Book Alert: Dubno 1941: The Greatest Tank Battle of the Second World War

According to Amazon, today marks the North American release of the new book Dubno 1941: The Greatest Tank Battle of the Second World War by Aleksei Isaev.  This is a 224 page hardcover published by Helion and Company.  Mr. Isaev has written numerous books on the Eastern Front during WWII, primarily in Russian.

Publisher’s Description:

In June 1941 – during the first week of the Nazi invasion in the Soviet Union – the quiet cornfields and towns of Western Ukraine were awakened by the clanking of steel and thunder of explosions; this was the greatest tank battle of the Second World War. About 3,000 tanks from the Red Army Kiev Special Military District clashed with about 800 German tanks of Heeresgruppe South. Why did the numerically superior Soviets fail? Hundreds of heavy KV-1 and KV-2 tanks, the five-turret giant T-35 and famous T-34 failed to stop the Germans. Based on recently available archival sources, A. Isaev describes the battle from a new point of view: that in fact it’s not the tanks, but armored units, which win or lose battles. The Germans during the Blitzkrieg era had superior T&OE for their tank forces. The German Panzer Division could defeat their opponents not by using tanks, but by using artillery, which included heavy artillery, motorized infantry and engineers. The Red Army’s armored unit – the Mechanized Corps – had a lot of teething troubles, as all of them lacked accompanying infantry and artillery. In 1941 the Soviet Armored Forces had to learn the difficult science – and mostly ‘art’ – of combined warfare. Isaev traces the role of these factors in a huge battle around the small Ukrainian town of Dubno. Popular myths about impregnable KV and T-34 tanks are laid to rest. In reality, the Germans in 1941 had the necessary tools to combat them. The author also defines the real achievements on the Soviet side: the Blitzkrieg in the Ukraine had been slowed down. For the Soviet Union, the military situation in June 1941 was much worse than it was for France and Britain during the Western Campaign in 1940. The Red Army wasn’t ready to fight as a whole and the border district’s armies lacked infantry units, as they were just arriving from the internal regions of the USSR. In this case, the Red Army tanks became the ‘Iron Shield’ of the Soviet Union; they even operated as fire brigades. In many cases, the German infantry – not tanks – became the main enemy of Soviet armored units in the Dubno battle. Poorly organized, but fierce, tank-based counterattacks slowed down the German infantry – and while the Soviet tanks lost the battle, they won the war.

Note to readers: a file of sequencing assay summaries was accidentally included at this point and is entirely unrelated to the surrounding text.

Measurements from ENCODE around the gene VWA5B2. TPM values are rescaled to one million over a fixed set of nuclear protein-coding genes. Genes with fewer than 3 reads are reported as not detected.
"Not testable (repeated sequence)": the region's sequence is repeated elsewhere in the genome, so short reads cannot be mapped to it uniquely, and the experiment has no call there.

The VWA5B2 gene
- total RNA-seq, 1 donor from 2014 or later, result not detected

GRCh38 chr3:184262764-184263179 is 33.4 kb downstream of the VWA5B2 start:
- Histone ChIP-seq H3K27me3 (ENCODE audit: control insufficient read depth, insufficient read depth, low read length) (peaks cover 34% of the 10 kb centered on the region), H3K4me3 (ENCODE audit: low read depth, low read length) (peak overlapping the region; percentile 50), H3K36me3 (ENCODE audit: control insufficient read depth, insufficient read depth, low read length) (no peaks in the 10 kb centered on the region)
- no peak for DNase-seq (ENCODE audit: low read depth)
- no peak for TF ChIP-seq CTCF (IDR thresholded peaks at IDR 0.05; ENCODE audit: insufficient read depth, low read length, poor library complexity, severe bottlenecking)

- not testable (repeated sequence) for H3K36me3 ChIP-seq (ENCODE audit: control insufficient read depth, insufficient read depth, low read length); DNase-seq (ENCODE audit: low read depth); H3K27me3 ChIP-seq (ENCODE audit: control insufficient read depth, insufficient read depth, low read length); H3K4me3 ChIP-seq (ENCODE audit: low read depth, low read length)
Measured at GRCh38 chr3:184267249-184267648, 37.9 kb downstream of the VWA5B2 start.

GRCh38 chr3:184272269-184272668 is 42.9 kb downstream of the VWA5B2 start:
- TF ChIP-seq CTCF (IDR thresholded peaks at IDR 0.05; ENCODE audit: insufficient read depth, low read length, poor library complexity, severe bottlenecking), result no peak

Video: Second World War Tiger Veterans At The Tank Museum

The Tank Museum at Bovington recently posted this video featuring WWII veterans from both the UK and Germany as part of their Tiger Exhibition.

Book Review: Forgotten Archives 2: The Lost Signal Corps Photos